Odor pollution due to industrial emission of volatile organic compounds : A case study in Hefei, China

Research output: Journal Publications and Reviews (RGC: 21, 22, 62)21_Publication in refereed journal

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Author(s)

  • Guijian Liu
  • Hong Zhang
  • Huaqin Xue
  • Xin Wang

Detail(s)

Original languageEnglish
Article number119075
Journal / PublicationJournal of Cleaner Production
Volume246
Online published8 Nov 2019
Publication statusPublished - 10 Feb 2020

Abstract

Odor pollution as an environmental nuisance has attracted a lot of public attention. A great number of volatile organic compounds are capable of causing odor problems, most of which are accompanied by adverse health effects. Volatile organic compound samples were collected from different sites in the high-tech industry development zone in Hefei, including various kinds of factories and residential areas. The samples were analyzed by gas chromatography and mass spectrometry detection, and the analysis results showed that the concentrations of total volatile organic compounds ranged from 285.30 to 1802.30 ppbv. Among the 80 specific volatile organic compounds studied, 46 compounds detected could lead to odor pollution according to the odor threshold. To provide comprehensive characterization of odor pollution, instrumental analysis combined with olfactory measurement were conducted in this study. Odor volatile organic compounds were characterized by using olfactory odor concentration, odor index and coefficient of divergence analysis methods. According to the results, the automobile components manufacturing plants and electric products plants exhibited the highest concentrations of odor volatile organic compounds among all the major emission sites, especially during the injection molding and spraying. Specifically, 1,4-diethylbenzene was the most abundant odorous contributor in this study. Furthermore, the profiles of each volatile organic compounds at the industrial sites were quite different from those at the residential sites, which can be deduced that the surrounding residential zones were not strongly affected by the volatile organic compounds emission from the industrial zones.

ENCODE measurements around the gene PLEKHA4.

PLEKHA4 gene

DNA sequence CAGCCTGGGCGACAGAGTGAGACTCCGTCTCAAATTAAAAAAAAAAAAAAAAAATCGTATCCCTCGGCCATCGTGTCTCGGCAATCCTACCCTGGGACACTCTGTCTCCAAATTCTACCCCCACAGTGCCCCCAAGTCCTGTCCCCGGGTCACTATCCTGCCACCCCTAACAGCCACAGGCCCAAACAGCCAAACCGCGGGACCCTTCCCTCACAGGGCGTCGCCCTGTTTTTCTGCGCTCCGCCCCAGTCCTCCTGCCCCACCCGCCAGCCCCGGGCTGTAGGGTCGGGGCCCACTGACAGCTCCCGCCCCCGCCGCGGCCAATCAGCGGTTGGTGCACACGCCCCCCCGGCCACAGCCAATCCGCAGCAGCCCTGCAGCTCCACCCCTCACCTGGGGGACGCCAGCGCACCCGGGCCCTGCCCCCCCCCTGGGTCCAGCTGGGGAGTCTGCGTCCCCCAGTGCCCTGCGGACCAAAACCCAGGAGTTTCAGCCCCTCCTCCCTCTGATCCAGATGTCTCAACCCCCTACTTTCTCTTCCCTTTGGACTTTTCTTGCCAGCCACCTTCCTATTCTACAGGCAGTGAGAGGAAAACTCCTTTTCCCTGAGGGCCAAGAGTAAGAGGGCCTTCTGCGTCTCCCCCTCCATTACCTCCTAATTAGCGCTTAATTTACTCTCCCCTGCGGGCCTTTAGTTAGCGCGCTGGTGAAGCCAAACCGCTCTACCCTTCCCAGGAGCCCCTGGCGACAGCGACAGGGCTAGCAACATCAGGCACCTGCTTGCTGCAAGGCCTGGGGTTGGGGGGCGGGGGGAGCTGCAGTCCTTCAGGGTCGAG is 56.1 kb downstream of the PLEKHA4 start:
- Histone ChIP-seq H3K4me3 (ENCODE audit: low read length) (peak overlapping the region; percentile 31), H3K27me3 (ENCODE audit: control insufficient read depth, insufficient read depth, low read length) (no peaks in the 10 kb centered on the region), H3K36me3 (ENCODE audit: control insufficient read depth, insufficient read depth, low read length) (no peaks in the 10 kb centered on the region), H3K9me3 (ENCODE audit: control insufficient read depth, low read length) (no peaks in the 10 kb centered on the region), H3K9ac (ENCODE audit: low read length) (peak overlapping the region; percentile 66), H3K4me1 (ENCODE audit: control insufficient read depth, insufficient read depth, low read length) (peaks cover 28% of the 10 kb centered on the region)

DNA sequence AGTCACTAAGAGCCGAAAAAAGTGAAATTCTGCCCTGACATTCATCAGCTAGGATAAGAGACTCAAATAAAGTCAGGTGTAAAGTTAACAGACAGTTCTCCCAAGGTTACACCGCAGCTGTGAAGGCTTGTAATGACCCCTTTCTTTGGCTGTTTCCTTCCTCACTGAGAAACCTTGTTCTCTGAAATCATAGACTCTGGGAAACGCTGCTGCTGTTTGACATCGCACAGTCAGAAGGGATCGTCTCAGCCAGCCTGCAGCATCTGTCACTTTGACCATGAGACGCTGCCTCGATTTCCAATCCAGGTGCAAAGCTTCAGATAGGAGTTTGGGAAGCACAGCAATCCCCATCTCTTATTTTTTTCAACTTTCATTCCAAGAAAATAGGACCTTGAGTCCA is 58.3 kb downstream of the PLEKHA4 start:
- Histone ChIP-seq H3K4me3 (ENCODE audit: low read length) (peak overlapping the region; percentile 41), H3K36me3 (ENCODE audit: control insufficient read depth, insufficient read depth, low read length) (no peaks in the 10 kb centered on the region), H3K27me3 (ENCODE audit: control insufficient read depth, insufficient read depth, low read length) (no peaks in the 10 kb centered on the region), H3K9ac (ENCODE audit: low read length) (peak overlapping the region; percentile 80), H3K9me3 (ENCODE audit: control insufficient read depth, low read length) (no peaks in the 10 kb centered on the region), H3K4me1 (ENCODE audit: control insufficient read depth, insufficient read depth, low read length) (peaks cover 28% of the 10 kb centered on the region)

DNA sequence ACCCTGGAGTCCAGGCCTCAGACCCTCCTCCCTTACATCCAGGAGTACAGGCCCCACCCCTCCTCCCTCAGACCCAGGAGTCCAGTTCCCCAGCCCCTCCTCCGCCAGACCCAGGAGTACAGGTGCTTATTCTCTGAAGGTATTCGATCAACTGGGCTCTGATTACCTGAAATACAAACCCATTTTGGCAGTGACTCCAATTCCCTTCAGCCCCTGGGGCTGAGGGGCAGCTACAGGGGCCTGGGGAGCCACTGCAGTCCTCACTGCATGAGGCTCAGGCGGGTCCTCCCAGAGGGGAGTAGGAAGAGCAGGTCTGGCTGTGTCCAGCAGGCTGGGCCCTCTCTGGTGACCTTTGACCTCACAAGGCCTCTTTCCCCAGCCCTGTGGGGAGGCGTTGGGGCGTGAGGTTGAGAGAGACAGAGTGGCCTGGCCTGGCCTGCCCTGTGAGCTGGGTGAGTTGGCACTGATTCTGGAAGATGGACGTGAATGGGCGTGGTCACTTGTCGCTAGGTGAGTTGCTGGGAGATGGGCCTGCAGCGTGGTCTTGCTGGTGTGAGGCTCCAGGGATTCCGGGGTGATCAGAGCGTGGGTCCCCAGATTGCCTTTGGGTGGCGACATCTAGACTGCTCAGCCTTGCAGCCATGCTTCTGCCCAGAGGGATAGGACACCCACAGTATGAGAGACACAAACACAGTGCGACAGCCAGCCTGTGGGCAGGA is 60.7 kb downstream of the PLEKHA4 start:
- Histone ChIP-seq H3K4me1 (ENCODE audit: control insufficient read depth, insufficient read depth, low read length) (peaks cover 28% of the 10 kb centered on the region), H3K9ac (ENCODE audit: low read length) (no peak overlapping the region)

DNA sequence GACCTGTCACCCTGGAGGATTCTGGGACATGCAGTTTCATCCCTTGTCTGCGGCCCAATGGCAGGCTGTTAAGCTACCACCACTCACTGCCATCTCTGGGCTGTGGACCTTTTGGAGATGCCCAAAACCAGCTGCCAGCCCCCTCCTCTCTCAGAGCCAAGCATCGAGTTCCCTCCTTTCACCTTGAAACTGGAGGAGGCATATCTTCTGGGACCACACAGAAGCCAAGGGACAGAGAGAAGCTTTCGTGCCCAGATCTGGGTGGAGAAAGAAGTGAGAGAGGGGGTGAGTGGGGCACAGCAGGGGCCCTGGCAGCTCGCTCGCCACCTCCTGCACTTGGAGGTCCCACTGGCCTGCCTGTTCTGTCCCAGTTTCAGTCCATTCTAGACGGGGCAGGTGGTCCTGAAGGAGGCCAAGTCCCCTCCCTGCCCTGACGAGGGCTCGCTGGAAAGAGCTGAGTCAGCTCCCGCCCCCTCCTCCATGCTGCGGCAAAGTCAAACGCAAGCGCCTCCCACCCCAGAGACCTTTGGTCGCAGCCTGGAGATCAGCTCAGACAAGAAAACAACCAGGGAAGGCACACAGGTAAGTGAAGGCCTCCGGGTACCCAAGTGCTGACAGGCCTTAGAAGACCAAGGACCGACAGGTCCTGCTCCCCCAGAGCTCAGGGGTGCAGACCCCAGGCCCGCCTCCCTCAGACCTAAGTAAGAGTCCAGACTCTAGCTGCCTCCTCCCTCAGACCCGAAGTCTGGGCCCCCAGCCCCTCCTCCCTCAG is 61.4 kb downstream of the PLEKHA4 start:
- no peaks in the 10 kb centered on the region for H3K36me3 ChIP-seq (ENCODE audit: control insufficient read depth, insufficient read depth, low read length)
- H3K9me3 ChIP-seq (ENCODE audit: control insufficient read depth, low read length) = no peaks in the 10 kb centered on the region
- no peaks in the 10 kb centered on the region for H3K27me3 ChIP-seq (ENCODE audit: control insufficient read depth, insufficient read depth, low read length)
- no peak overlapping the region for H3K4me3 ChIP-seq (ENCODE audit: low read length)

Research Area(s)

  • Air pollution, China, Industrial sources, Odor pollution, Volatile organic compounds (VOCs)